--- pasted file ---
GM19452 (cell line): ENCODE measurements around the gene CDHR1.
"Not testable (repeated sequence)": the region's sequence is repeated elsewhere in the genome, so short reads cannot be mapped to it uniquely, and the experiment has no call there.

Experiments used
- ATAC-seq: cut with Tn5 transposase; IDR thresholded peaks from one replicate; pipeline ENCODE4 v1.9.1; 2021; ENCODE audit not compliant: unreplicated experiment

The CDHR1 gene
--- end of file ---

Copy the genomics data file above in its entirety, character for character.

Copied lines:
GM19452 (cell line): ENCODE measurements around the gene CDHR1.
"Not testable (repeated sequence)": the region's sequence is repeated elsewhere in the genome, so short reads cannot be mapped to it uniquely, and the experiment has no call there.

Experiments used
- ATAC-seq: cut with Tn5 transposase; IDR thresholded peaks from one replicate; pipeline ENCODE4 v1.9.1; 2021; ENCODE audit not compliant: unreplicated experiment

The CDHR1 gene